Dwight Howard, Bismack Biyombo

For at least a night, Dwight Howard looks like he made the smart move


For at least one night, Dwight Howard could say the move was justified. He can say he made the right call and back it up.

We’ll see what the future holds, but Howard looked healthy, moved well, grabbed 26 rebounds, was a strong defensive presence and chipped in 17 points in the Rockets season-opening win. He looked like his old, dominant self.

He played in a way that will just piss Laker fans off —  and the Rockets looked formidable.

Howard seems to bask in all that a little after the game, speaking with Adrian Wojnarowski of Yahoo Sports.

“When I stood there and looked around, I thought to myself, ‘I’ve got an amazing opportunity here, and I’m not going to let it go to waste,” Howard told Yahoo Sports late Wednesday in a quiet corner of the locker room. It hit me there: This is what I chose. This is what I decided to do.”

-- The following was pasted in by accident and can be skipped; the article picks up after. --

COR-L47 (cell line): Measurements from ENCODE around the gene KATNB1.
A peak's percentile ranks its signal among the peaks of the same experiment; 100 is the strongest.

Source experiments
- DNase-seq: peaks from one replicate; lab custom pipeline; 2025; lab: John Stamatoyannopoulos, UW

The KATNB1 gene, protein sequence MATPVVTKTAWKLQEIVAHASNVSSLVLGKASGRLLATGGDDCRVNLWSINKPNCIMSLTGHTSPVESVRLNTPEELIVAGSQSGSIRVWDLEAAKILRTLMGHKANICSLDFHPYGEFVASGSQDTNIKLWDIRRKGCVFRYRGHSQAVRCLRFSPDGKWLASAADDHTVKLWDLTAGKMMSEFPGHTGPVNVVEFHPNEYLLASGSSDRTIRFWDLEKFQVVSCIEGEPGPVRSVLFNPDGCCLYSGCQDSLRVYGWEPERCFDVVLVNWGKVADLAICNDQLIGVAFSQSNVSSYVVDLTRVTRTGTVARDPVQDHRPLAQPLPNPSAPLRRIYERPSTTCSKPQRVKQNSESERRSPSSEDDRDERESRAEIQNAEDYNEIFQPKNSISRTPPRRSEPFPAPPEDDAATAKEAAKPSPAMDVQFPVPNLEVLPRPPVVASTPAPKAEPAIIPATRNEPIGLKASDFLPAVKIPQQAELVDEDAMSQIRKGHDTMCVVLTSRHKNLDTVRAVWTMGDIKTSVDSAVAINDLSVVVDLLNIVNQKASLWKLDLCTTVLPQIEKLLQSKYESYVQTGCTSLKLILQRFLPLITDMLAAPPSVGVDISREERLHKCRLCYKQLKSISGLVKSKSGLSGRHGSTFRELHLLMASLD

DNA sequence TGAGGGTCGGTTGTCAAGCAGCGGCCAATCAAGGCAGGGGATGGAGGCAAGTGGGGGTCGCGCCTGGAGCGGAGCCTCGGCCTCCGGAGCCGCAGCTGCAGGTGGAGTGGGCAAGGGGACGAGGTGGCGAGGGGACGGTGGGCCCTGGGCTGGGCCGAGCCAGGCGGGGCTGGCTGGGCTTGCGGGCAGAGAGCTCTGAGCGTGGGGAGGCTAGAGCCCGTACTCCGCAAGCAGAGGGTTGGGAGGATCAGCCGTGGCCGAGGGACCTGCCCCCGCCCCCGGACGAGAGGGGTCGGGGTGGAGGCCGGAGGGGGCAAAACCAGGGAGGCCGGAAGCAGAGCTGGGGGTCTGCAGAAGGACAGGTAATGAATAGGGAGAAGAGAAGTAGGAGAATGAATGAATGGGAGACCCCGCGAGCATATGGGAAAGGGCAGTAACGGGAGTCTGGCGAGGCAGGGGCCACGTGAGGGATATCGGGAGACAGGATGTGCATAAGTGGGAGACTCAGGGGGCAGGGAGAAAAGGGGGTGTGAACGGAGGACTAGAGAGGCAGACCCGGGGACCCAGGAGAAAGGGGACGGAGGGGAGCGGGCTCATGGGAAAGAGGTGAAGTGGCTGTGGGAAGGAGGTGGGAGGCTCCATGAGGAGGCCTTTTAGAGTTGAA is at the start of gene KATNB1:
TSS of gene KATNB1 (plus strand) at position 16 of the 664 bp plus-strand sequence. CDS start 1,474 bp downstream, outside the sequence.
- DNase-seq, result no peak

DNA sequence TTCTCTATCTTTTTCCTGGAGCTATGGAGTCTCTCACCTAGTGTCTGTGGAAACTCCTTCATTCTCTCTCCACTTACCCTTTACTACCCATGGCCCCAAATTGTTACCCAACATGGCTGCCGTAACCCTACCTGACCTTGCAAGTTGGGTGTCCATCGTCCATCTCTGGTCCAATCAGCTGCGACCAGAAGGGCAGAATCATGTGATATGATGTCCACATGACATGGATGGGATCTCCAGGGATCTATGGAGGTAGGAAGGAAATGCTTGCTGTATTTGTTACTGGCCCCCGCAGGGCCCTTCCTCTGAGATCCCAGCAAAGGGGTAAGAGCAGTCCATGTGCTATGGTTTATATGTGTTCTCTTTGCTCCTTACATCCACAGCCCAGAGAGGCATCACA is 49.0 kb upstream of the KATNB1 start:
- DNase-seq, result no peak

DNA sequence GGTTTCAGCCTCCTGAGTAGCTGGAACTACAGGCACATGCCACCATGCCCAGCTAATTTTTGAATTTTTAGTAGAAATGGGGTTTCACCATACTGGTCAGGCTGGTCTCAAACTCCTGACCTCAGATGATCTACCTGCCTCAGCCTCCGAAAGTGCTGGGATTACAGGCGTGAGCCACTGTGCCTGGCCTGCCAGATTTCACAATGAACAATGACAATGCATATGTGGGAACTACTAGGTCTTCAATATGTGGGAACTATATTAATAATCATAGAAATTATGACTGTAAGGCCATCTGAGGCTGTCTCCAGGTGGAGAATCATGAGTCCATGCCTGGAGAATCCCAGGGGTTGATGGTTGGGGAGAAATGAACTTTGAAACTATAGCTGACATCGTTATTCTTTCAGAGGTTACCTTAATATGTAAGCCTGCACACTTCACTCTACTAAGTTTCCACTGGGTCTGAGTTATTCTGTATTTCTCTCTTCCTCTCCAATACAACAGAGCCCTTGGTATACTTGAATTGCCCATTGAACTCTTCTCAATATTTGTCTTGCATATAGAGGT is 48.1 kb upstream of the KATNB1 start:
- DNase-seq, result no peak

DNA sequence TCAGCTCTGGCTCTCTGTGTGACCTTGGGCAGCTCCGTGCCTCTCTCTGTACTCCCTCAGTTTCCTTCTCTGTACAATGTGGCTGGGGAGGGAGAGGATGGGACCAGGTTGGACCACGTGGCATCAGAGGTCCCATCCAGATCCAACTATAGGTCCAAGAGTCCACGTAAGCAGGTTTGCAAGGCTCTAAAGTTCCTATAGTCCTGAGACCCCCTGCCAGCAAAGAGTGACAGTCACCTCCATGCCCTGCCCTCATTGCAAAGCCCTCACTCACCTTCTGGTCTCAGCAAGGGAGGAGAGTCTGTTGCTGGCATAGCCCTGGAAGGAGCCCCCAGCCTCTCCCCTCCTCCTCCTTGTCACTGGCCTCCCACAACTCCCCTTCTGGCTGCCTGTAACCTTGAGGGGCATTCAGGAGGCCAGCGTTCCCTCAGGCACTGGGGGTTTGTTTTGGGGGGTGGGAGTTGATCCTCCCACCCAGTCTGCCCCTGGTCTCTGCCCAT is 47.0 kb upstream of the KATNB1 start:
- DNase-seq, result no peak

He smiled a knowing smile, nodded and repeated himself.

“I’m not going to let it go to waste,” Howard said.

He’s got an opportunity, that much is certain. This should be a top four roster in the West with the flexibility to make moves to move it higher. (The Omer Asik/Howard pairing was not that strong last night, if it continues to be that way Asik will get moved.) James Harden, Chandler Parsons, Jeremy Lin, there is balanced talent on this roster.

Announcement: Pro Basketball Talk’s partner FanDuel is hosting a $6,000 Fantasy Basketball league that includes Thursday and Friday’s NBA games. It’s $10 to join and first prize is $1,200. Starts Thursday night at 8pm ET. Here’s the link.

The question is really “what happens when times get tough?” Howard has not dealt well with basketball adversity the past few years at all, it’s never been his strong suit. But it will come again — has he matured enough to deal with it and still be a force? Has he grown from all this?

Tine will tell. But for a night Howard gets to bask in the glow of having looked like he made the right call.

PBT Extra bold prediction previews: Can Thunder win 60 games?